rejected Porter's actual bias claim because it found that
"petitioner has provided no admissible evidence that
Juror Twas biased against petitioner as a result of
his brother's employments Id. at *6 (quoting
Porter v. Warden of Sussex I State Prison,
722 S.E.2d 534, 549 (Va. 2012).
federal habeas, after the remand from the Fourth Circuit,
this Court observed that "[i]n finding that Porter
provided no admissible evidence of bias, the Supreme Court of
Virginia apparently relied upon 'the general rule that
the testimony of jurors should not be received to impeach
their verdict, especially on the ground of their own
misconduct.'" Id. (quoting Caterpillar
Tractor Co. v. Hulvey, 353 S.E.2d 747, 750-51 (Va.
1987)). In his Rule 59(e) Motion, Porter argues
that this "conclusion is contrary to the state court
record, extends Caterpillar to a situation it does
not govern, and ignores the well-established exception to the
rule against jurors impeaching their own verdict." (Rule
59(e) Mot. 3.) As explained below, Porter is wrong on all
counts and fails to demonstrate any error in the Court's
dismissal of Porter's actual bias claim.
insists that the Supreme Court of Virginia's conclusion
that Porter had not provided admissible evidence of actual
bias must have been based upon an erroneous interpretation of
Virginia's hearsay rules, rather than a rule precluding
the use of juror testimony to impeach a verdict. (Rule 59(e)
Mot. 4-6.) To support this argument Porter points to the fact
that, on state habeas, the Warden moved to strike the Sattler
Affidavit and other affidavits on hearsay grounds. (Rule
59(e) Mot. 4 (citations omitted).) Such an argument might be
persuasive if the Supreme Court of Virginia had granted the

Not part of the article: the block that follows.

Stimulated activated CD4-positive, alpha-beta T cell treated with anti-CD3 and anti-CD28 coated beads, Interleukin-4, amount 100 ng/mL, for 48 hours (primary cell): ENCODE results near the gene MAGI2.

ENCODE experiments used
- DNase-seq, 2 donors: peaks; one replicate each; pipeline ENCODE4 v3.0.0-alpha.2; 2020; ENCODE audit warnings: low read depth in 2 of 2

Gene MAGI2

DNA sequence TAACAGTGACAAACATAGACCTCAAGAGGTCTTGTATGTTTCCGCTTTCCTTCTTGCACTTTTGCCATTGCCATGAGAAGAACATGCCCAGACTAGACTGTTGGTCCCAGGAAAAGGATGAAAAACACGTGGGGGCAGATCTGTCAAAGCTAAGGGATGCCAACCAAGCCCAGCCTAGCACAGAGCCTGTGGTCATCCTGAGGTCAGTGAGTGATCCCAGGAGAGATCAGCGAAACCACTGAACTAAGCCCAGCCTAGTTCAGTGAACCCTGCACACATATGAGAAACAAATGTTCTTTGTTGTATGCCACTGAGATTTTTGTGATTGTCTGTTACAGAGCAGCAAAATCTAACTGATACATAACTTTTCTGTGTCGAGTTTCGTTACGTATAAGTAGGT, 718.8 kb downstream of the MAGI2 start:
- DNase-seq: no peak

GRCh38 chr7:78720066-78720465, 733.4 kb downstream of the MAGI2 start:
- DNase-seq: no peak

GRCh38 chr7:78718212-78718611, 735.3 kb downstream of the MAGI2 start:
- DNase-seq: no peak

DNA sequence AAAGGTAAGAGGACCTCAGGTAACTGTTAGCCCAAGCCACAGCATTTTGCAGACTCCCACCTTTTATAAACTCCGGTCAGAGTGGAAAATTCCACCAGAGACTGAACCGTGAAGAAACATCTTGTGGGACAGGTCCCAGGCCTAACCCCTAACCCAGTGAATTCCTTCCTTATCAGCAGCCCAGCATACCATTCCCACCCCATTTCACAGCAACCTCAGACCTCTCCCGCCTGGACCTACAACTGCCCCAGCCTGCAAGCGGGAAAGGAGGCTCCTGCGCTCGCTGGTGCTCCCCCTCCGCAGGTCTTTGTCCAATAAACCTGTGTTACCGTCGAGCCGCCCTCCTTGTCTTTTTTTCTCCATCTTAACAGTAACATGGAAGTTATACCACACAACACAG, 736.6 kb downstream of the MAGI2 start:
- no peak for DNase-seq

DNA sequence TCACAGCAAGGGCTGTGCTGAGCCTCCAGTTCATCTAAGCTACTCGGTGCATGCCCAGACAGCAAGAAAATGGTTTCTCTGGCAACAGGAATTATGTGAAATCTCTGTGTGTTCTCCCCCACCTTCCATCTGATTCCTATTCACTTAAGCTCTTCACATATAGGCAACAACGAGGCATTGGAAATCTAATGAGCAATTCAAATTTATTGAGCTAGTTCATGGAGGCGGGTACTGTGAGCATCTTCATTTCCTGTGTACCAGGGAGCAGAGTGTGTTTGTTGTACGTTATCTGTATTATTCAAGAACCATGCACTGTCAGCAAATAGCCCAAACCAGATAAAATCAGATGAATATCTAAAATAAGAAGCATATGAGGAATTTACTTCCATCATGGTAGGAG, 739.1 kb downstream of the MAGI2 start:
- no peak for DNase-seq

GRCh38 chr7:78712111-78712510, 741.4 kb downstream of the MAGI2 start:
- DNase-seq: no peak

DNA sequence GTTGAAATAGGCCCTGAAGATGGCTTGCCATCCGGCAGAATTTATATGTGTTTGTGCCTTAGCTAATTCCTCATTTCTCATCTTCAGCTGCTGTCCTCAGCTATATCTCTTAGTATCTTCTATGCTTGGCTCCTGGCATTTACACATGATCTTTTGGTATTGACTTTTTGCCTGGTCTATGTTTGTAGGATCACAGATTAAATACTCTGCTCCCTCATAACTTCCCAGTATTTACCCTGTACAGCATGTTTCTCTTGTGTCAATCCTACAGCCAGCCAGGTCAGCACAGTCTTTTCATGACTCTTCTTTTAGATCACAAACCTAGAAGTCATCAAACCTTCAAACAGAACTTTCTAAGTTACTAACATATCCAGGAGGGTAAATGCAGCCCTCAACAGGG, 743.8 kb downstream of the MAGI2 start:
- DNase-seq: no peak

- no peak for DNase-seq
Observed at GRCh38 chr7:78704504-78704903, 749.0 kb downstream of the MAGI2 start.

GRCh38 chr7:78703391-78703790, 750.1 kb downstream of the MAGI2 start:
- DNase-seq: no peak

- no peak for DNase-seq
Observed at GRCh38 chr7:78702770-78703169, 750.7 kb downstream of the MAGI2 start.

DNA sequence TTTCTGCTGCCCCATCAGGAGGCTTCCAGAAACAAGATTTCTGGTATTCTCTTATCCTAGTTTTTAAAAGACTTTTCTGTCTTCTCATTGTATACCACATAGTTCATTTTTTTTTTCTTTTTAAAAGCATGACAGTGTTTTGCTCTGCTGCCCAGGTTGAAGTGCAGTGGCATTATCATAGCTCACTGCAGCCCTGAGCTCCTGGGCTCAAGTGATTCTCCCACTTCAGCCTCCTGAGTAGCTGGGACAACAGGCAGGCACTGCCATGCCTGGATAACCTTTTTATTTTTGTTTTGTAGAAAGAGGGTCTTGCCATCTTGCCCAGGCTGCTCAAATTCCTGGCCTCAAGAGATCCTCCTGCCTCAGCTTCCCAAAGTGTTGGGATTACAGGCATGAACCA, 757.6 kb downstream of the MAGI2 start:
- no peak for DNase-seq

Motion to Strike, but it did not. See Porter v. Warden of
Sussex I State Prison, 722 S.E.2d 534, 550 (Va. 2012).
Moreover, the Supreme Court of Virginia's statement that
it would "apply the appropriate evidentiary rules,
" id, to the affidavits tendered by Porter
supports the conclusion that its rejection of the Sattler
Affidavit was based on the well-established rule that, absent
a limited exception for extrinsic influences,  the testimony of
jurors should not be received to impeach their verdict.
Kasi v. Commonwealth, 508 S.E.2d 57, 67 (Va. 1998)
("Virginia has been more careful than most states to
protect the inviolability and secrecy of jury deliberations,
adhering to the general rule that the testimony of jurors
should not be received to impeach their verdict, especially
on the ground of their own misconduct." (citing
Jenkins v. Commonwealth, 423 S.E.2d 360, 370 (Va.
1992))); see Caterpillar Tractor Co., 353 S.E.2d at
751 (addressing the admissibility of juror testimony even
though defendant failed to make a contemporaneous objection,
the issue was only "mentioned in defendant's
appellate briefs" and the issue was not the focus of
defendant's "main argument" on appeal).
Porter has yet to demonstrate that the relevant portion of
the Sattler Affidavit is admissible under either Virginia or
federal law for the purpose of establishing actual bias. With
respect to Virginia law, Porter fails to direct the Court to
any instance where the Supreme Court of Virginia permitted
the introduction of similar evidence to impeach a juror
verdict. More to point, the Supreme Court of Virginia
concluded that the Sattler Affidavit was not admissible. That
conclusion ends the matter as far as admissibility under
Virginia law because "[i]t is beyond the mandate of
federal habeas courts ... to correct the interpretation by
state courts of a state's own laws." Sharpe v.
Bell, 593 F.3d 372, 383 (4th Cir. 2010) (citing
Cagle v. Branker, 520 F.3d 320, 324 (4th Cir.
Porter has not bothered to address, much less demonstrate
error in, the Court's conclusion that the relevant
portion of the Sattler's Affidavit was inadmissible under
Federal Rule of Evidence 606(b).See Porter, 2016 WL
1688765, at *10-13. Additionally, Porter fails to address or
demonstrate error in the Court's conclusion that he
ultimately failed to demonstrate actual bias on the part of
Juror Treakle. Id. at *13 ("[E]ven if the Court
could consider Bruce Treakle's post-verdict mental
impression of the trial evidence and decide the matter under
a denovo standard of review, no relief is
warranted because Treakle's innocuous statements do not
indicate that he was biased." (citing Bacon v.